Qualifying for Tax credits
Many landlords think about deductions to offset taxes once they already have a tenant and are receiving income, but they may not think about tax credits or consider them when they first purchase properties. Many property managers aren't aware of them or are unsure how to claim them. These credits can help offset the taxes that must be paid on revenue and can be a big financial help when used correctly.
Rehabilitation Tax Credit
This tax credit is given for renovating, restoring, or reconstructing certain homes. It does not apply to new construction or to the expansion of existing buildings. You can usually claim 10 percent of the costs for buildings that were in service prior to the year 1936 or 20 percent for buildings that have been certified as historic locations. These cannot be owner-occupied residential properties.
The federal government provides a tax credit of 20 percent for rehabilitating historic properties that produce income. They must be certified as historic structures, and the rehab work must be reviewed to ensure that it meets standards. The National Park Service and State Historic Preservation Offices handle the review and follow the guidelines set by the Secretary of the Interior's Standards for Rehabilitation.
This tax credit can be used for condominiums as well as single-family units. There are restrictions that determine whether a property will qualify, including how many structural changes can be made. The Internal Revenue Service has publications that go into greater detail on this specific topic.
Low-Income Housing Credits
The Department of Housing and Urban Development (HUD) provides grants to the individual states for the purpose of building, buying, and renovating housing to make them affordable for low-income families. These grants can be passed down to the buyers of the properties to attract tenants who qualify as low-income. The credit exists to offset rents that are below market value so the landlord can continue to turn a profit. Restrictions apply, including the requirement of maintaining a certain percentage of units that qualify as low income housing. An investor or landlord can talk to the local HUD agency to find out if current properties qualify.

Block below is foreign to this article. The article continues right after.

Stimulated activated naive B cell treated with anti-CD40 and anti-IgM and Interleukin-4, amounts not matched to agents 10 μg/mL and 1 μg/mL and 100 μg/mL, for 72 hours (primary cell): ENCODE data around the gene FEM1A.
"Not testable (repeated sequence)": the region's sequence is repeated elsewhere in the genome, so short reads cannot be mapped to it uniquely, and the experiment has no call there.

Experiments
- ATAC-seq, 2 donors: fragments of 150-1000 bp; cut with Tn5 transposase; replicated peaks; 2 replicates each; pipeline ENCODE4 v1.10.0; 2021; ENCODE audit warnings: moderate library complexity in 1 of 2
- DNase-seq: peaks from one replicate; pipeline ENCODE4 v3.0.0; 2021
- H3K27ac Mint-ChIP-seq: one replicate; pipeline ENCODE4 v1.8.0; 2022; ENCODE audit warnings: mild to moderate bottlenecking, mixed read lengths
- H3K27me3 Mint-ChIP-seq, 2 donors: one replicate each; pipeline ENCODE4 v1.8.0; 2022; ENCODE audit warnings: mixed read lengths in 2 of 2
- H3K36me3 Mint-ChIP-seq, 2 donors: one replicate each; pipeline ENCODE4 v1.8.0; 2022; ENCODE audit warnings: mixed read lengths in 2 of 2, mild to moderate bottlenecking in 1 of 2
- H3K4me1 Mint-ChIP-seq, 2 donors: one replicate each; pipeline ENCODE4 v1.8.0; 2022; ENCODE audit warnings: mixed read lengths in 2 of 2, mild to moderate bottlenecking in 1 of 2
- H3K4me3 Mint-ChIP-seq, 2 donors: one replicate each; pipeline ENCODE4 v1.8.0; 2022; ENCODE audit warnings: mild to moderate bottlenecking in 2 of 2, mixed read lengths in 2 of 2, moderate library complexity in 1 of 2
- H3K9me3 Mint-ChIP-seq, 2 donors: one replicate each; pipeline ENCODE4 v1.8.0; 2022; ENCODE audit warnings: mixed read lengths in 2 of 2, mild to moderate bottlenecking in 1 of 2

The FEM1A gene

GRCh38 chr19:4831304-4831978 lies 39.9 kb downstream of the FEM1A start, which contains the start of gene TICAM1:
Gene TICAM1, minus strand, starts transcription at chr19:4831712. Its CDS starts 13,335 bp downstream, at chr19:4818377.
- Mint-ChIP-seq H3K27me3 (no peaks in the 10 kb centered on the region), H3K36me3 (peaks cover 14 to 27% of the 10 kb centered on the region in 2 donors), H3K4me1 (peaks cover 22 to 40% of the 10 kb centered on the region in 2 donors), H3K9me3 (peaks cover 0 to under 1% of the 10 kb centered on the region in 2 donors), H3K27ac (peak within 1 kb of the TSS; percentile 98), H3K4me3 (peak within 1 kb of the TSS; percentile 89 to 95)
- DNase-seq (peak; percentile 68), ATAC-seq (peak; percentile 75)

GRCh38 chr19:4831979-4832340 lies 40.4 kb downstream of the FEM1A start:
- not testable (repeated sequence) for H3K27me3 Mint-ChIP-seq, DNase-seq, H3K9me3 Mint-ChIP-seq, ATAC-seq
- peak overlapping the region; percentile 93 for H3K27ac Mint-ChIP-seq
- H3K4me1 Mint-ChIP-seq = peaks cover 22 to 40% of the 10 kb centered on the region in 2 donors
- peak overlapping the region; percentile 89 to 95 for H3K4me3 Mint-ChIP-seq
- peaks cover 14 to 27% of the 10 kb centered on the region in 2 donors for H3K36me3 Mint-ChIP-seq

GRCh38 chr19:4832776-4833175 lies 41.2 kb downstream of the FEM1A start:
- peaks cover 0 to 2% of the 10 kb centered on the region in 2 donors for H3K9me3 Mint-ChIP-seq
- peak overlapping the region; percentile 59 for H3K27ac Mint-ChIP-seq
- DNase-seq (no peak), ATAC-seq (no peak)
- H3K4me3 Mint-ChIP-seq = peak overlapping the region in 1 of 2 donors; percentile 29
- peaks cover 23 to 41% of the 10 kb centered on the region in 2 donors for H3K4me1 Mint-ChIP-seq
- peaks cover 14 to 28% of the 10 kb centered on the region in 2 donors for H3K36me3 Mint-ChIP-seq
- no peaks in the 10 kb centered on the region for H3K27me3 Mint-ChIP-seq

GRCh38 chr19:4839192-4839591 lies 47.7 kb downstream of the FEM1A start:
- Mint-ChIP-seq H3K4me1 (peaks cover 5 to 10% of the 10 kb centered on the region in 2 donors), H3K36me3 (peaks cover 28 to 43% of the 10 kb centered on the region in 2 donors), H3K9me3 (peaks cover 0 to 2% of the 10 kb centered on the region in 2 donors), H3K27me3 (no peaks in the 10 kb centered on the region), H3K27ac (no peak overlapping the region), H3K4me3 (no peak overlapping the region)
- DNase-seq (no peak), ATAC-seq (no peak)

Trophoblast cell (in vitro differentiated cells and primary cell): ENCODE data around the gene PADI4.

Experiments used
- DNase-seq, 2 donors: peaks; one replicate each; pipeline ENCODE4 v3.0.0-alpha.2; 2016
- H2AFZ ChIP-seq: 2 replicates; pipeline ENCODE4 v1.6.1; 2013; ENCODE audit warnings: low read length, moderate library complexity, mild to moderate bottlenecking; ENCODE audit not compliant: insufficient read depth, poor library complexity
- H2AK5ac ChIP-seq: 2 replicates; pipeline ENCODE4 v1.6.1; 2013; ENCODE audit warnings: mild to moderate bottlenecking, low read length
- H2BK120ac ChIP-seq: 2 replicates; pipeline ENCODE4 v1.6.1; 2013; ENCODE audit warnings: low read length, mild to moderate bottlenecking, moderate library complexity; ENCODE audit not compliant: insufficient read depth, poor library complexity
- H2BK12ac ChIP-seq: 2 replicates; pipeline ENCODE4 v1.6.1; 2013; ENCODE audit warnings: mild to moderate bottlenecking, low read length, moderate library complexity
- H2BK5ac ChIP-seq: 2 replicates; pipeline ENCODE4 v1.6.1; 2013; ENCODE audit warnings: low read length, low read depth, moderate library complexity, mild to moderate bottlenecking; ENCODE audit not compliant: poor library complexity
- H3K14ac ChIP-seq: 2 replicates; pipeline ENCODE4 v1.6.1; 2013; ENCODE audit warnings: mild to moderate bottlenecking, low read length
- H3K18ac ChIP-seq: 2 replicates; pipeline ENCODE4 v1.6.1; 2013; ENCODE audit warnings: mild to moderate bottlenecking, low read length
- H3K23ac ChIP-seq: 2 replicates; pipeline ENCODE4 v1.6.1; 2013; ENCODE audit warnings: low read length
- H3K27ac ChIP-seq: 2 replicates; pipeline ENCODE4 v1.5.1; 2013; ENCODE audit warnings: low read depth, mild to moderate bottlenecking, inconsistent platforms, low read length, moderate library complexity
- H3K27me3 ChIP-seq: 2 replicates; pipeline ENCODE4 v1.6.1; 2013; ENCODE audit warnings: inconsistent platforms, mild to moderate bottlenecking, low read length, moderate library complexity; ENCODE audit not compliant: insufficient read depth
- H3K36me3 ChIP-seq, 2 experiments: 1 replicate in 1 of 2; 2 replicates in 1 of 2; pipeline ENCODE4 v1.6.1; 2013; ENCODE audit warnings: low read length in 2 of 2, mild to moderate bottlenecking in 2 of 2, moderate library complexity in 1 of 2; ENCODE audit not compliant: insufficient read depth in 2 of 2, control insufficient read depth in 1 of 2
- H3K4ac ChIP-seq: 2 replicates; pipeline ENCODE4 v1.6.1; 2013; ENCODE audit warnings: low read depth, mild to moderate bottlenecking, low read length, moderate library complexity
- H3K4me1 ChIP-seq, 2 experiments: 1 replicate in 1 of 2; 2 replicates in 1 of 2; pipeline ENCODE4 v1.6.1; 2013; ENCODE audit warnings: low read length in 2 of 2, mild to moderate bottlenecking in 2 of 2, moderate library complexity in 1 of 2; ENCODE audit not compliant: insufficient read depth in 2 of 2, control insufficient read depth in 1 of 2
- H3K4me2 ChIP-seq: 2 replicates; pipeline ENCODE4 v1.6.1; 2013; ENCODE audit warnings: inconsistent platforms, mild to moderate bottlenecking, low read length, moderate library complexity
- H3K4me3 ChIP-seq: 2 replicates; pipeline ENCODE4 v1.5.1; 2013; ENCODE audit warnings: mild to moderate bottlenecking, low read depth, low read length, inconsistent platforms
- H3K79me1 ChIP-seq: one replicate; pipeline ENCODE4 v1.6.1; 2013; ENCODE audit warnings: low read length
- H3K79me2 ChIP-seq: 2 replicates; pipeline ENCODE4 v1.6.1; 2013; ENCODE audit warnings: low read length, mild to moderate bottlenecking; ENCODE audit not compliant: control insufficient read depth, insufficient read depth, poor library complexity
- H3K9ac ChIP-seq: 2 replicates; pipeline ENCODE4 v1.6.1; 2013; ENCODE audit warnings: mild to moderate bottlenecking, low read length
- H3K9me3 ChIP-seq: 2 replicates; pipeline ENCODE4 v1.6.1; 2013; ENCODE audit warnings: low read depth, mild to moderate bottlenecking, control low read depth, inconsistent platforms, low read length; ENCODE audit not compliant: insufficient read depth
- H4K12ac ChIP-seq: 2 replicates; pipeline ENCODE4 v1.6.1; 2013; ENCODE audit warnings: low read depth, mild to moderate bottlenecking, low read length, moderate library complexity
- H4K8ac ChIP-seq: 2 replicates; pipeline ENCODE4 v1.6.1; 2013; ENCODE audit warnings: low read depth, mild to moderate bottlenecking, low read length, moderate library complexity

New Markets Tax Credit
This tax credit is designed for investors, property management companies, and even nonprofits involved in real estate. The requirement is that the property to be purchased must be located in areas that have high rates of unemployment and poverty. This credit has existed since the year 2000 and is quite complex.
The investor can claim up to 39 percent of the original amount of the purchase price. It is claimed over seven years rather than all at once. The breakdown is as follows:
- Five percent for years one through three
- Six percent for years four through seven
To qualify for the credit, the investor must make investments in a special financial institution called a Community Development Entity (CDE). A CDE is basically the middle man for loans made in low-income communities. It is a partnership or corporation that has received certification and receives special allowances, including the New Markets Tax Credit.
Credits vs. Deductions
Many expenses can be claimed as deductions for landlords to help reduce the amount of income that is reported. They are figured in before the final total is determined for taxation. While credits come off the bottom line and reduce the actual amount that must be paid by the full dollar amount of the credit, a deduction is an expense that can be claimed to reduce the amount you pay by a percentage and is calculated in your expenses.
While you want to claim all of the deductions you are entitled to, you don't want to overlook the tax credits that you may qualify for. Ideally, property managers should speak to a tax professional before even purchasing a property as a future rental unit to determine what credits are available. Even if you already own a property, you should meet with a tax accountant to ensure you are getting all the tax credits you are entitled to.
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